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Giovanni Francesco Barbieri (called il Guercino)

Italian, 1591 - 1666

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Born in 1591 in Cento in northern Italy, Giovanni Francesco Barbieri was known by the nickname il Guercino, usually translated as "the squinter" but his portraits reveal the defect better described as strabico (man with one crossed eye; see, for example, Ottavio Leoni, Portrait of Guercino, black chalk, Biblioteca Marucelliana, Florence; Salerno 1988: Salerno Luigi. I dipinti del Guercino. Rome: Ugo Bozzi, 1988, fig. 1). Whatever the deformation, it in no way affected the acuteness of his vision as a painter or draughtsman.

Guercino's formal training seems to have been restricted to a three-year apprenticeship with the Centese painter Benedetto Ginnery the Elder. He also studied works by such early Baroque masters as Ludovico and Annibale Carracci in nearby Ferrara and Bologna. Even Cento, a small town in Emilia-Romagna, partook of the largesse of the Church, whose policy during the Counter Reformation was to promulgate the faith through placing paintings in every church and town within the Papal States. While still in his early twenties, Guercino began to receive both religious and secular commissions in Cento and elsewhere. In 1616 he tried to start an academy for life drawing, and although it came to naught, the attempt attests to his faith in drawing as an essential skill in an artist's training. His bold and original style rapidly attracted patronage beyond provincial boundaries, including that of the grand duke of Tuscany and the pope himself; Gregory XV.

Guercino's works are characterized by meticulous draughtsmanship, bold compositions, and a palette of unusual colors combined with dramatic contrasts of light and dark (chiaroscuro). An event occurred in 1621 that dramatically affected not only the artist's life but also his artistic style. He was called to Rome by the pope to execute a vast decorative project in the Loggia delle Benedizioni at Saint Peter's. The pope's death in 1623 occasioned the cancellation of the project and thereafter Guercino's return to Cento, but the brief Roman sojourn provided patronage contacts that established Guercino as an important artist in the full European context, far beyond his provincial origins. His painting style underwent a metamorphosis at that time, adapting itself to the fashionable classical conventions originally established by Annibale Carracci and Guido Reni but by then a part of the international stylistic vocabulary.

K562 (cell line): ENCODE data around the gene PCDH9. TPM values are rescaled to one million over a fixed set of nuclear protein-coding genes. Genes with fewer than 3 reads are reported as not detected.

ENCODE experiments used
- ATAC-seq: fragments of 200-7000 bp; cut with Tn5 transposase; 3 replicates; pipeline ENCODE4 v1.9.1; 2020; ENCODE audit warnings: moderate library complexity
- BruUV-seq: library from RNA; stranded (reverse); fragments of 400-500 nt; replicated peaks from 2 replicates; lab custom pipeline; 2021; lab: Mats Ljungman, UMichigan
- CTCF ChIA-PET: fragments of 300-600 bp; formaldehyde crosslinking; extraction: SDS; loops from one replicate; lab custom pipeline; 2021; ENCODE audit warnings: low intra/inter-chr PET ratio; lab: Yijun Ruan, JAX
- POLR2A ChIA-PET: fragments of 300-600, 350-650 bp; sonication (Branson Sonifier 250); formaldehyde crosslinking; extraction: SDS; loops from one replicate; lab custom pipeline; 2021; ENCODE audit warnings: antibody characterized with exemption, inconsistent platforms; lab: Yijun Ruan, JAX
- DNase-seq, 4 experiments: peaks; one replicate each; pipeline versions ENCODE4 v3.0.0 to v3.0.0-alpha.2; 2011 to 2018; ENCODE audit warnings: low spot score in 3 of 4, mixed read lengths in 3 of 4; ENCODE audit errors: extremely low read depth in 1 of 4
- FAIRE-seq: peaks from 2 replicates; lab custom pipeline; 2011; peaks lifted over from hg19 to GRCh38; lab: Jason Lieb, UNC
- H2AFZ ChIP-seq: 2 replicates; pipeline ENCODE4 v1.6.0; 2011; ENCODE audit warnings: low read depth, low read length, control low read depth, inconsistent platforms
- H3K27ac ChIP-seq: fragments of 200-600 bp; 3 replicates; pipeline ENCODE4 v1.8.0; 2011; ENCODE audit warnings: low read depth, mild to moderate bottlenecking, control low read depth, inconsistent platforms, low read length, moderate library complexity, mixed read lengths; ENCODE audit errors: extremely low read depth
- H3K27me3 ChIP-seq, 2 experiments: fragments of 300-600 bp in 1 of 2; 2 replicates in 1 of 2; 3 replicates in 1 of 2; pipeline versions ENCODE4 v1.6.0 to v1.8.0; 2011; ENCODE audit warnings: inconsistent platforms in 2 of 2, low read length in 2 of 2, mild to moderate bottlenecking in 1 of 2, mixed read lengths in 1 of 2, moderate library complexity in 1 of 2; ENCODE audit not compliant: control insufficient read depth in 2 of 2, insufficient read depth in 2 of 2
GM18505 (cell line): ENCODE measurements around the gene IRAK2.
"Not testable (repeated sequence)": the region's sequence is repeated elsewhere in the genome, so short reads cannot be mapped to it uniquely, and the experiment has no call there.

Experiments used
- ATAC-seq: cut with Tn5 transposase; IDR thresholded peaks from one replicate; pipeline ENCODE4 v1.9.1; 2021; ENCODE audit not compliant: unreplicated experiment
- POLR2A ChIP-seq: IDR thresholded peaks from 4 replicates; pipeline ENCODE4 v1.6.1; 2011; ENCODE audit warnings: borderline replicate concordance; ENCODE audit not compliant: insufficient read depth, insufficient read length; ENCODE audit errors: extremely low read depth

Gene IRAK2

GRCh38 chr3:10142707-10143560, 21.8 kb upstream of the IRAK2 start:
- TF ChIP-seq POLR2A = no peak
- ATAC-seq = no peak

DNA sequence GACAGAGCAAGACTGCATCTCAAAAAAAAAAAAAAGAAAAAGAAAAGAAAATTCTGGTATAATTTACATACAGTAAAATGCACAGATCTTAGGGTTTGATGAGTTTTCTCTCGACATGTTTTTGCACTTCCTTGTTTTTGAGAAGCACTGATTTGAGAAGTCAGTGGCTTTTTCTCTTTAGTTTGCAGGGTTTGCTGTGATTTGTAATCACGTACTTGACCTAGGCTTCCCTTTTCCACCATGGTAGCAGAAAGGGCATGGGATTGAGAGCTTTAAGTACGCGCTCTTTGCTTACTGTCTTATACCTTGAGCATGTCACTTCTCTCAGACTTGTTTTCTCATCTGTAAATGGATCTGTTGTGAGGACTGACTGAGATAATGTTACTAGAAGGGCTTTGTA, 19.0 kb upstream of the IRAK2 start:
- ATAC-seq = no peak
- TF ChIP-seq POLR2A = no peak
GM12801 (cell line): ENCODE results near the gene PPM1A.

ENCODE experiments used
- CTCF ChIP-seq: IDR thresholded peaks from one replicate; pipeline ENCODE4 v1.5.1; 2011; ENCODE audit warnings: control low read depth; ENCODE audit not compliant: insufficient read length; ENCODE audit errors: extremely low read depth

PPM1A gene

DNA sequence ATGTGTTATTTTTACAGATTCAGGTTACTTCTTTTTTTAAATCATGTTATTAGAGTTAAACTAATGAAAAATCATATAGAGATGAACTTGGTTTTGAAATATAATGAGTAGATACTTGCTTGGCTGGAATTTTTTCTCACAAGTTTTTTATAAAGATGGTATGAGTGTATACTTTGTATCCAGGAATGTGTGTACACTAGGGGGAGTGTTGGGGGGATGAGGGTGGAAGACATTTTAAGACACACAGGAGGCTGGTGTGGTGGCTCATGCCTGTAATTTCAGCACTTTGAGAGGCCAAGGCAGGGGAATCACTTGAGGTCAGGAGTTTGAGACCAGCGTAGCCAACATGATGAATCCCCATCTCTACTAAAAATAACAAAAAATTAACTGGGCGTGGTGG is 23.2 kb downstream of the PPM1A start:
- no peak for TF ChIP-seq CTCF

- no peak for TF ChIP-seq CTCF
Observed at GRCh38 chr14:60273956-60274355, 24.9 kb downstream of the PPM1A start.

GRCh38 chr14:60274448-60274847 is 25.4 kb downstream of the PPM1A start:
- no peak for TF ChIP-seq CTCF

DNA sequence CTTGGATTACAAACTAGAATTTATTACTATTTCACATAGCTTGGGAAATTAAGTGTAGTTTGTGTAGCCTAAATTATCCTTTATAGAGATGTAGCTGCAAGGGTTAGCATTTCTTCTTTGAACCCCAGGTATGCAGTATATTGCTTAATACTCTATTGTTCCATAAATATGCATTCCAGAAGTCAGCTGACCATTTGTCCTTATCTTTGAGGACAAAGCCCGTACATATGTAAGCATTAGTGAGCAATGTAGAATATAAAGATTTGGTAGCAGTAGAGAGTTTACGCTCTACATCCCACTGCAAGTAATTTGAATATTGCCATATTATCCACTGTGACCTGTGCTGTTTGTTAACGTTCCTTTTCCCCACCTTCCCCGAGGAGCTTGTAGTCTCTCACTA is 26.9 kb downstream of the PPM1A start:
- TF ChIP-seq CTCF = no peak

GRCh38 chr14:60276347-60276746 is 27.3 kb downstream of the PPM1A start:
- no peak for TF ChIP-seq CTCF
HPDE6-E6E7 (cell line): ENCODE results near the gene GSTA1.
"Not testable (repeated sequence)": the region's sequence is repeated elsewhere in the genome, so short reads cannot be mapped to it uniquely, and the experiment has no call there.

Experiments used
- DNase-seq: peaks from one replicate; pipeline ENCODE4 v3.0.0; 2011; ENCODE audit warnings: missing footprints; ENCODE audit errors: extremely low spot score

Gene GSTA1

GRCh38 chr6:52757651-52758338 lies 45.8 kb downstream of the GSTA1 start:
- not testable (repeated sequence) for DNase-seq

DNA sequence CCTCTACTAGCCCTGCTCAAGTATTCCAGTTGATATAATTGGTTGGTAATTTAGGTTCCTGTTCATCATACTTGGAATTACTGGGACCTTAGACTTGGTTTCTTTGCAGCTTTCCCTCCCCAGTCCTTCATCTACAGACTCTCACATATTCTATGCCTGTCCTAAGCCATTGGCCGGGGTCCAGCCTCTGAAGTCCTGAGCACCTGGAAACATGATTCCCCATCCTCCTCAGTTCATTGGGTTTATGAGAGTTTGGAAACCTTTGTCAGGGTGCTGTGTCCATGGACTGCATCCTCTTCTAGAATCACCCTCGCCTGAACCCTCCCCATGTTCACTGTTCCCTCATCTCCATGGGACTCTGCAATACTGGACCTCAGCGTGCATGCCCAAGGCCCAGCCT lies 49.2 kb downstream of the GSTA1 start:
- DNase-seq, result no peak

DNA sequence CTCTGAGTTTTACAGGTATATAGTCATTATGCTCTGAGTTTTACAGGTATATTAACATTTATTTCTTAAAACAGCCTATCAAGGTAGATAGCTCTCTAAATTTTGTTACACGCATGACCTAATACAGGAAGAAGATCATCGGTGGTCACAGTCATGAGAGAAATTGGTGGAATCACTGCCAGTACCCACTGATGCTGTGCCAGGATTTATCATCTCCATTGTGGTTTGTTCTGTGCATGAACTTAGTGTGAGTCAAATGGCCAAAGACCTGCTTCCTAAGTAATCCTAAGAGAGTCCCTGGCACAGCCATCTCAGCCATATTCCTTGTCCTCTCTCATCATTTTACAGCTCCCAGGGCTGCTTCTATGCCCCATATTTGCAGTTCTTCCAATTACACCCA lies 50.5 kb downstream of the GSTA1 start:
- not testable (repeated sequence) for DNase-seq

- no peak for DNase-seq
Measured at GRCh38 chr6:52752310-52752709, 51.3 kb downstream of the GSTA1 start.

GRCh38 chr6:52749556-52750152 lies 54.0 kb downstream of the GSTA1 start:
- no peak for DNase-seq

His move to Bologna in 1642 signified the actualization of his position as a leading painter of the city and the region. Guercino continued to work in Bologna until his death in 1666, although he became less productive over the years. He excelled in all the drawing techniques, red and black chalks as well as pen and ink or pen and wash. He was extraordinarily prolific and enjoyed the added advantage of having two devoted nephews, Benedetto the Younger and Cesare Gennari, as his assistants in his later years. His nephews, who were also the nephews of his first teacher, inherited Guercino's estate, including all his duly appreciated drawings. It is largely thanks to the Gennari that Guercino's drawings are to be found today in all major collections in Europe and North America and still appear frequently on the art market.

Mimi Cazort, from Italian Master Drawings at the Philadelphia Museum of Art (2004), cat. 10.

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